Prashant who was very young at the age of nineteen, decided to lead the crowd of distraught villagers. He formed a group of villagers, including the elders and the youth. They planned to force the local merchant to give them the stock of grains and rice to feed the people. The group succeeded and swam through the floods to get food for the crowd. No one was bothered by the fact that the rice was getting rotten because they were starved and were ready to eat even the rotting rice. The branches of broken trees were used to kindle a fire. As they were wet, burning a fire was an arduous task. It was a slow fire but they managed to cook the rice on it. The survivors ate a meal after four days. The second task of the group was to clean the shelter. They removed garbage, cleaned excretory wastes, dead bodies and tended the injured.
On the fifth day, a military helicopter flew over the shelter and dropped some food parcels. It then did not return. The youth task force gathered empty utensils from the shelter. Then they deputed the children to lie in the sand left by the waters around the shelter with these utensils on their stomachs, to communicate to the passing helicopters that they were hungry. The message got through, and after that the helicopter made regular rounds of the shelter, airdropping food and other basic needs.
On the fifth day after the super cyclone a military helicopter flew over the shelter and dropped food parcels. It did not return later but they needed food. So, the youth in the crowd gathered empty utensils. The children were made to lie in the sand with the utensils on their stomachs to indicate to the passing helicopters that they needed food. The helicopters got the message and returned with food and other necessities for the crowd at the shelter.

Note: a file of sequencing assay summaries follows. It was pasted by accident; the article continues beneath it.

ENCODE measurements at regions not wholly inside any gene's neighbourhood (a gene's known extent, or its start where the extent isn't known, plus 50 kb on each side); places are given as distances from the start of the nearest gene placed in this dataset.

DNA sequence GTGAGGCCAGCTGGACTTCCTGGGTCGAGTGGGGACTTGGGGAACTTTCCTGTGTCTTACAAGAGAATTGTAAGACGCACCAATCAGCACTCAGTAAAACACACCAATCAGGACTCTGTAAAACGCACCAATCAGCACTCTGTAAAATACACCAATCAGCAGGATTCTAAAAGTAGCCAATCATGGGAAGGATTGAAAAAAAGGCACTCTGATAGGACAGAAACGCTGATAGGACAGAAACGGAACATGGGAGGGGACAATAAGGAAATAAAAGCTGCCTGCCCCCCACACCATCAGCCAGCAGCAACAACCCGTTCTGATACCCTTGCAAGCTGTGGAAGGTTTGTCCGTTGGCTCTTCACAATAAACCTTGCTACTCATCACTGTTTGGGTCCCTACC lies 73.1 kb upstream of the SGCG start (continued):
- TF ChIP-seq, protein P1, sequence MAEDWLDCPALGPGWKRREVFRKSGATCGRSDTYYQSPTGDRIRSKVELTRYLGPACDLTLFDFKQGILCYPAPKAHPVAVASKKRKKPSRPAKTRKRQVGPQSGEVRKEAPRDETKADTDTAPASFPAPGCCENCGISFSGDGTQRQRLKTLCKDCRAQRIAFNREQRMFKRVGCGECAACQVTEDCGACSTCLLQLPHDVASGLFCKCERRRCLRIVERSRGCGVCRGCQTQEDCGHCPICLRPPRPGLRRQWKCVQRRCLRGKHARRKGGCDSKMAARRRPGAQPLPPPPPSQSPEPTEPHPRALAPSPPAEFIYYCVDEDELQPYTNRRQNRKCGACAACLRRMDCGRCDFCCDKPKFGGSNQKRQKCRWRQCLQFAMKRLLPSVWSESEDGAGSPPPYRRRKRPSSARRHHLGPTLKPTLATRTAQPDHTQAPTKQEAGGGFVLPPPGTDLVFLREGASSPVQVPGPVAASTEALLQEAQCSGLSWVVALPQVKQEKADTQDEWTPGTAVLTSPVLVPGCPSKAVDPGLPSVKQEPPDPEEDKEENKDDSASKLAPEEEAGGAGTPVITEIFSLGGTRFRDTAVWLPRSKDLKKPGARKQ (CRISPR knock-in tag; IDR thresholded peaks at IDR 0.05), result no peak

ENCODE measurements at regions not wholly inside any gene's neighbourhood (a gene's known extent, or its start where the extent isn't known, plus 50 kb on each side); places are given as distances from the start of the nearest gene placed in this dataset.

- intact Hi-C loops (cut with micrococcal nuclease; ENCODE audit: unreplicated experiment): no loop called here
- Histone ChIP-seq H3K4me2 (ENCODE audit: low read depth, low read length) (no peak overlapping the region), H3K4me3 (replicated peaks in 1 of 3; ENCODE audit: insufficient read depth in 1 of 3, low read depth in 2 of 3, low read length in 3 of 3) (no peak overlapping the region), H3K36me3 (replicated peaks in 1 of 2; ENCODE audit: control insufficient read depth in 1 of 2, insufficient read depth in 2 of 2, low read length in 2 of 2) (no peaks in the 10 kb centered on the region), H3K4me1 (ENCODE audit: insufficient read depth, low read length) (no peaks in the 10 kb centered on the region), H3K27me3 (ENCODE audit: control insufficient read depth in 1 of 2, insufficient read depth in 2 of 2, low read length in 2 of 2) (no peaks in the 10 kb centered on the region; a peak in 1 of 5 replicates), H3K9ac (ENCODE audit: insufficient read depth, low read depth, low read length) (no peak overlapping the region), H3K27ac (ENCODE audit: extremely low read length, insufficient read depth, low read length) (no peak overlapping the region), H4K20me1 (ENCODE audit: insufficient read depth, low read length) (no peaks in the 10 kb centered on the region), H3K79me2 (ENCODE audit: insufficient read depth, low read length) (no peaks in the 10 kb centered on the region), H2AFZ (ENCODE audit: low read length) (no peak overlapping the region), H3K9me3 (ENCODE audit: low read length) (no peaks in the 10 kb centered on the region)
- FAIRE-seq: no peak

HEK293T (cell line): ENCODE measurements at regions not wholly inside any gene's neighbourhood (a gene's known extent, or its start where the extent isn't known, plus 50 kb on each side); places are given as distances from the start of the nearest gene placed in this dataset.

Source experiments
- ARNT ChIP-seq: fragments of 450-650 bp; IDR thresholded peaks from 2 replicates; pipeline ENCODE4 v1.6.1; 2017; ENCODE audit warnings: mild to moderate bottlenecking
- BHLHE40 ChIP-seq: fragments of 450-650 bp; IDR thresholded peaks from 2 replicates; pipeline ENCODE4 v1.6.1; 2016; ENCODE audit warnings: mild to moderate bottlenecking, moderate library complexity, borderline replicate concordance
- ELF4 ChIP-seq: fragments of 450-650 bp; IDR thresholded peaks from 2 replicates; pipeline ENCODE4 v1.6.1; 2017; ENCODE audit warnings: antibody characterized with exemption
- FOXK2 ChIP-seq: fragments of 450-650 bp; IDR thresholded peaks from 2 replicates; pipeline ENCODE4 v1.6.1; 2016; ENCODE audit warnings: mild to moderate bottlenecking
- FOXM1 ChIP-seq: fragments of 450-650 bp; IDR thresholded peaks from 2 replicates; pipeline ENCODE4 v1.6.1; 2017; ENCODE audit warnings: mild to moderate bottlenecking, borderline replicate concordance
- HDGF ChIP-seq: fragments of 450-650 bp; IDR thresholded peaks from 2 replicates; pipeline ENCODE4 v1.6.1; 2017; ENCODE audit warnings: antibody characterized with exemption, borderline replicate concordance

Prashant found that a large number of children had been orphaned. He brought them together and put up a polythene sheet shelter for them. Women were mobilised to look after them, while the men secured food and materials for the shelter.
Orphaned: a child who loses either one or both of his parents to death
A large number of children had been orphaned in the super cyclone. Prashant put them together under a polythene sheet. The women in the shelter were deployed to look after the children and the men arranged food for everyone.
As the weeks passed, Prashant was quick to recognise that the women and children were sinking deeper and deeper in their grief. He persuaded the women to start working in the food-for work programme started by an NGO, and for the children he organised sports events. He himself loved to play cricket, and so he organised cricket matches for children. Prashant engaged, with other volunteers, in helping the widows and children to pick up the broken pieces of their lives. The initial government plan was to set up institutions for orphans and widows. However, this step was successfully resisted, as it was felt that in such institutions, children would grow up without love, and widows would suffer from stigma and loneliness. Prashant’s group believed orphans should be resettled in their own community itself, possibly in new foster families made up of childless widows and children without adult care.